I'll start out by stipulating that I'm neither for or against public safety departments
Originally Posted by GrumpyGuard
My first thought was this does not seem to bad, as plenty of cities have Public Safety Departments. then I got to the paragraph that talked about laying off 14 fire fighters. This is wrong on so many levels. I hope the fire fighters union and police officers unions aren't putting up a stink. I find it hard to believe that Bay City has 12 Officers that are trained and certified Fire Fighters. Who will these 12 belong to, the Police Chief or Fire Chief? What will be there primary duties (Fire Fighting or Law Enforcement).
The impression I get from the article is that when the 12 officers finish the fire academy, then the 14 firefighters will be laid off.
The rest of it depends on how they organize the department. I've worked with several public safety agencies, and most of them are standard, police-type setups. There are no separate police and fire chief, but one department head, typically(around here anyway) called a public safety director. The director would "own" the personnel. I would imagine, since Bay City has a police chief, and an interim fire chief, that the police chief would assume this role.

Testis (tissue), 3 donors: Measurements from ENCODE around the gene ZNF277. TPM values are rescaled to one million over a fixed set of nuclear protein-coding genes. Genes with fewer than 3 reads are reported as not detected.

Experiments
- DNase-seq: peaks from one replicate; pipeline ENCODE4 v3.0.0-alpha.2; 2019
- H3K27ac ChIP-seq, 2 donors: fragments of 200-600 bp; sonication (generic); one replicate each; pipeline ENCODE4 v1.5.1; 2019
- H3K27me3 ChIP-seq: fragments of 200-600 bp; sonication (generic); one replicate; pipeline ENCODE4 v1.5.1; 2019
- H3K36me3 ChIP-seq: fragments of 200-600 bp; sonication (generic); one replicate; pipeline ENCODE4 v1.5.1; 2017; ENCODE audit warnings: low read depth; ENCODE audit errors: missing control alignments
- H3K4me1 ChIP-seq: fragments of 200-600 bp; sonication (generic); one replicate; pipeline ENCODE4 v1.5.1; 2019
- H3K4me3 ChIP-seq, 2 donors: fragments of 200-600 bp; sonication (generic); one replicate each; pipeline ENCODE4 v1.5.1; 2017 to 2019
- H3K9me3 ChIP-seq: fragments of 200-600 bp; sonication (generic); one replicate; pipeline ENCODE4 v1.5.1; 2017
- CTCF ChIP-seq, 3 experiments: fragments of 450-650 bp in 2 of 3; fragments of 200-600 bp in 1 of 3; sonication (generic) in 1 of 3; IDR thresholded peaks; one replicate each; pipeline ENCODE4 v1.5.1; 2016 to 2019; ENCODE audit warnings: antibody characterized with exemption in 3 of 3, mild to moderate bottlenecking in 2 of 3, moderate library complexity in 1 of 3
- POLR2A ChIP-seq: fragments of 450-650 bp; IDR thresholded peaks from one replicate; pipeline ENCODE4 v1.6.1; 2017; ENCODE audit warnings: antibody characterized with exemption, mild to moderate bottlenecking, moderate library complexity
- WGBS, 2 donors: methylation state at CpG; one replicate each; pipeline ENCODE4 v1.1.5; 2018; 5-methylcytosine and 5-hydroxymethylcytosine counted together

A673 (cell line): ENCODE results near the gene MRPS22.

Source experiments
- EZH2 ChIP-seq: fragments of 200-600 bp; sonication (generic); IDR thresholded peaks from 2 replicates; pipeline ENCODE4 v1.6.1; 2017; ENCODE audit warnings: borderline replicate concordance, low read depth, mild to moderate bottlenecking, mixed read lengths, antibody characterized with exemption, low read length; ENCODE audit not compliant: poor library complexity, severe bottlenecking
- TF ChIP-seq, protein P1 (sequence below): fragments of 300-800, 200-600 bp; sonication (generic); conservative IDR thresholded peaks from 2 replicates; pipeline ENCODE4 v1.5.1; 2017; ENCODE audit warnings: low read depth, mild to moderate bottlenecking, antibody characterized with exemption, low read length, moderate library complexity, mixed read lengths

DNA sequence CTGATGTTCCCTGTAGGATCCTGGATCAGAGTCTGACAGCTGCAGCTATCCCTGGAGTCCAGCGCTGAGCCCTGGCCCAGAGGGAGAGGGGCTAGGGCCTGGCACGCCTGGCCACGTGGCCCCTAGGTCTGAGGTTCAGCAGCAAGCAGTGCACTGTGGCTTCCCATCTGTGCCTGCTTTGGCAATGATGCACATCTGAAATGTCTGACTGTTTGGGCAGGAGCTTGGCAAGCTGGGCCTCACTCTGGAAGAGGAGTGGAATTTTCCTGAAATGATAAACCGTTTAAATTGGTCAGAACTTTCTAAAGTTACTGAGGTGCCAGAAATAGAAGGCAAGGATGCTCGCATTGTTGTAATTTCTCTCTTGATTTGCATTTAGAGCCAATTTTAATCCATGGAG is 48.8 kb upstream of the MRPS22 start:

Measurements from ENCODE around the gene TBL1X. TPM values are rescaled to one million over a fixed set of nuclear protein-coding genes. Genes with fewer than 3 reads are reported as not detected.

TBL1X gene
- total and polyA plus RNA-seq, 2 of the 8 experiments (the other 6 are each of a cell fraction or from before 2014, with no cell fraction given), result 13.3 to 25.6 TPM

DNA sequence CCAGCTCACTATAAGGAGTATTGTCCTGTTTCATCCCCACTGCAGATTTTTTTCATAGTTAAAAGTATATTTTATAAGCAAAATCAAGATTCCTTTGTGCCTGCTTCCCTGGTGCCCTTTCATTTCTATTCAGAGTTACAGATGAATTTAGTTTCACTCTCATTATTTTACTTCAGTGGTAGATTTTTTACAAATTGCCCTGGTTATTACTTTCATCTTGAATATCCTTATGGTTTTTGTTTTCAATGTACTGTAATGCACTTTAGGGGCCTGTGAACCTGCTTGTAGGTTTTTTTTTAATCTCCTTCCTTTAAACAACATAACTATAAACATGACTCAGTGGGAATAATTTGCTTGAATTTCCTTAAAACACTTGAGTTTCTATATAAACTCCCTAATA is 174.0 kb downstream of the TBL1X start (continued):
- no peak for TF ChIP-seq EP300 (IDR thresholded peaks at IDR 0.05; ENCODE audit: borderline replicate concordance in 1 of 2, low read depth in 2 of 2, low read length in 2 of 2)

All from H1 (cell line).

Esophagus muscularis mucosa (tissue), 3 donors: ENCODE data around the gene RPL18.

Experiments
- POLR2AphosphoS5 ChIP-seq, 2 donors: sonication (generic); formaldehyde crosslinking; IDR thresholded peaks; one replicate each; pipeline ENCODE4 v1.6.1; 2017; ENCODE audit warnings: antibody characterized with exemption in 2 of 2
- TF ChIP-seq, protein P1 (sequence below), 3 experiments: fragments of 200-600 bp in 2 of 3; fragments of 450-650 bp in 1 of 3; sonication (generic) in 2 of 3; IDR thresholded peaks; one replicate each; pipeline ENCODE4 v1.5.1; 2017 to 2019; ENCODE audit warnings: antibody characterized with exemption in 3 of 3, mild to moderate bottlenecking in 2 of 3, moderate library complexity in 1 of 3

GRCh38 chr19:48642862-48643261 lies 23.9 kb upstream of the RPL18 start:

Most public safety departments around me work a standard, 3 platoon, 8 hour day, 40 hour week assignment. One or two officers might be assigned to the fire truck that shift, and they would stay at the station and pull the trucks, and be met at the scene by the other officers.
There is however, one public safety department that maintains a fire department type schedule. They have a 3 platoon, 24 hour shift, 56 hour week setup. At some point during the 24 hour tour, a number of officers spend eight hours assigned to pushing a scout and chasing tail lights, while the remaining officers are in the fire station training, maintaining apparatus, and sleeping. I'm not sure how many officers are assigned to a platoon, but it's around 8-12. I should also point out that this community is small, maybe two square miles of area that includes two large residential prep schools, a stretch of an eight lane avenue, multi million dollar homes, and is one of the wealthiest ZIP codes in the country. This city has maintained a public safety department as long as I can remember.